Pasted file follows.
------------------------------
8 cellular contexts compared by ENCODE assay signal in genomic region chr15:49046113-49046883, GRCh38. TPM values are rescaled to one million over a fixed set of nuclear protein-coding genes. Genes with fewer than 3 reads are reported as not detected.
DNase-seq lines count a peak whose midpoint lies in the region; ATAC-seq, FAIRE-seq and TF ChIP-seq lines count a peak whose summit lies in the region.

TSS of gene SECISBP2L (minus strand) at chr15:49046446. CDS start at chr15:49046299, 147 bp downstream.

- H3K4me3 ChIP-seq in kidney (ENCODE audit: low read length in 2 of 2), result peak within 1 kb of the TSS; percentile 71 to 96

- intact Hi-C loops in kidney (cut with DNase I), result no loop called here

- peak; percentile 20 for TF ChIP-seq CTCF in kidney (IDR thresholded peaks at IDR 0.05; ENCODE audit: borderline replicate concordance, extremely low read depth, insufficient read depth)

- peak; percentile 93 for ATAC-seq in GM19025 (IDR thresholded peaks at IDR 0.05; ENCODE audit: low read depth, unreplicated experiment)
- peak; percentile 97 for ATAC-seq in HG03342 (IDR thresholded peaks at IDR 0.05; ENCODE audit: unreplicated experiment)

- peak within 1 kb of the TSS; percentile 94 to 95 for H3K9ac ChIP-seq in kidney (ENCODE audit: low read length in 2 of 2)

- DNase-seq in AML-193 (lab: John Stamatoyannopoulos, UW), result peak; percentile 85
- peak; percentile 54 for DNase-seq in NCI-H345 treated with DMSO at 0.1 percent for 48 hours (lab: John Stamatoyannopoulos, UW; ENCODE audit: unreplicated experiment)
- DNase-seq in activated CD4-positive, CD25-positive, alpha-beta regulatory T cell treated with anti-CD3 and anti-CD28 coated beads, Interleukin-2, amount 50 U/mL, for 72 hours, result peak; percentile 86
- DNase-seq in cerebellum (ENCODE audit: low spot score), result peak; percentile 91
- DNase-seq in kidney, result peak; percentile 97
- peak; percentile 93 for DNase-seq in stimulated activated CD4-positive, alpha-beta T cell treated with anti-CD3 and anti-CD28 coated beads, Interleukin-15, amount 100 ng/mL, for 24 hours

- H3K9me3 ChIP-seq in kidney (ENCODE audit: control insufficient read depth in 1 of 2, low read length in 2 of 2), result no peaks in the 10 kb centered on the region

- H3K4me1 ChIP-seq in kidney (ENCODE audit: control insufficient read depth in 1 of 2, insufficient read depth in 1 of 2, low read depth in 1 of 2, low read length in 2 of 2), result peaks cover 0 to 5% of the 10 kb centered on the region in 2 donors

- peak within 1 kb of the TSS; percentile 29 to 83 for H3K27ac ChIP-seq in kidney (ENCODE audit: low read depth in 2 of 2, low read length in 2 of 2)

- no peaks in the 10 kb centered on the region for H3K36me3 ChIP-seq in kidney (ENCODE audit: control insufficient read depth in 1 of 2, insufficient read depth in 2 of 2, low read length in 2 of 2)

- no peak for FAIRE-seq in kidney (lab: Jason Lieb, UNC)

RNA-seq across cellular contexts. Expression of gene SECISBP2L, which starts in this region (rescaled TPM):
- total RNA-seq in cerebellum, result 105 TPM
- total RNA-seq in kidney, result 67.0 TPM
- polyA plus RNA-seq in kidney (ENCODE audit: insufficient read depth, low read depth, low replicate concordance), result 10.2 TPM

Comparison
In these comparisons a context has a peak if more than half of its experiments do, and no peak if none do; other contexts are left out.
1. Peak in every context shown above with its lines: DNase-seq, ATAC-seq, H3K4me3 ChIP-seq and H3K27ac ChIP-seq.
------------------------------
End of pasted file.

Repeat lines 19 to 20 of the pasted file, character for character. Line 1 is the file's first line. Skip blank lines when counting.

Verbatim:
- no peaks in the 10 kb centered on the region for H3K36me3 ChIP-seq in kidney (ENCODE audit: control insufficient read depth in 1 of 2, insufficient read depth in 2 of 2, low read length in 2 of 2)

- no peak for FAIRE-seq in kidney (lab: Jason Lieb, UNC)